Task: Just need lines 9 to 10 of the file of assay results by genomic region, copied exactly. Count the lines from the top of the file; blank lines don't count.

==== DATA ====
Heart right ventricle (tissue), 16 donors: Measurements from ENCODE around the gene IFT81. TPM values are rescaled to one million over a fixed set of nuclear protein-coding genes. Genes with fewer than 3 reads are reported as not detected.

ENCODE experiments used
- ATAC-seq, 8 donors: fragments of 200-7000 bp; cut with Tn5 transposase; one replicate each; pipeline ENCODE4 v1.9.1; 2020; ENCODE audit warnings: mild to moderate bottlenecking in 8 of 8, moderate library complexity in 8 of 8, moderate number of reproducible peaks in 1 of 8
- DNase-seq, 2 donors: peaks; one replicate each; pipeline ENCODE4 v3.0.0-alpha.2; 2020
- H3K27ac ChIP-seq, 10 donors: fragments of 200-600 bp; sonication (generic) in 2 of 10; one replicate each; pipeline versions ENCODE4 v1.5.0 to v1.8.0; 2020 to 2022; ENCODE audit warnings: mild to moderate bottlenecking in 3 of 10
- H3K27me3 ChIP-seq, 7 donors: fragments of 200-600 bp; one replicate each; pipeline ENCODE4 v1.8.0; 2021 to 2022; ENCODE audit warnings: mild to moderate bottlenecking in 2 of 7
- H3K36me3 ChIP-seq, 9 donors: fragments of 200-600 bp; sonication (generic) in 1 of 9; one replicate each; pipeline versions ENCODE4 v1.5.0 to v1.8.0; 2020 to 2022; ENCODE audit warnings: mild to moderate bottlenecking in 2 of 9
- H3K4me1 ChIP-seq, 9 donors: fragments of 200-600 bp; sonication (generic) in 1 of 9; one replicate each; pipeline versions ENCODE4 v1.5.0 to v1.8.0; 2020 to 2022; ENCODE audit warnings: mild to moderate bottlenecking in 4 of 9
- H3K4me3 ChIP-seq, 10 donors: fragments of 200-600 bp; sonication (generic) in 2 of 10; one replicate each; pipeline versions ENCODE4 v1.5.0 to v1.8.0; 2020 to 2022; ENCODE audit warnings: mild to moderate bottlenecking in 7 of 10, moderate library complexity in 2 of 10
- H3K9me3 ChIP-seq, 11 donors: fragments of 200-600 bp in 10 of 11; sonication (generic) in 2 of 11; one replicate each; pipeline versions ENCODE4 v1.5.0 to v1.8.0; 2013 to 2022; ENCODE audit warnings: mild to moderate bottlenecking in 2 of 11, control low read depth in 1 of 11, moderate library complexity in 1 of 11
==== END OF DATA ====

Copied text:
- H3K4me3 ChIP-seq, 10 donors: fragments of 200-600 bp; sonication (generic) in 2 of 10; one replicate each; pipeline versions ENCODE4 v1.5.0 to v1.8.0; 2020 to 2022; ENCODE audit warnings: mild to moderate bottlenecking in 7 of 10, moderate library complexity in 2 of 10
- H3K9me3 ChIP-seq, 11 donors: fragments of 200-600 bp in 10 of 11; sonication (generic) in 2 of 11; one replicate each; pipeline versions ENCODE4 v1.5.0 to v1.8.0; 2013 to 2022; ENCODE audit warnings: mild to moderate bottlenecking in 2 of 11, control low read depth in 1 of 11, moderate library complexity in 1 of 11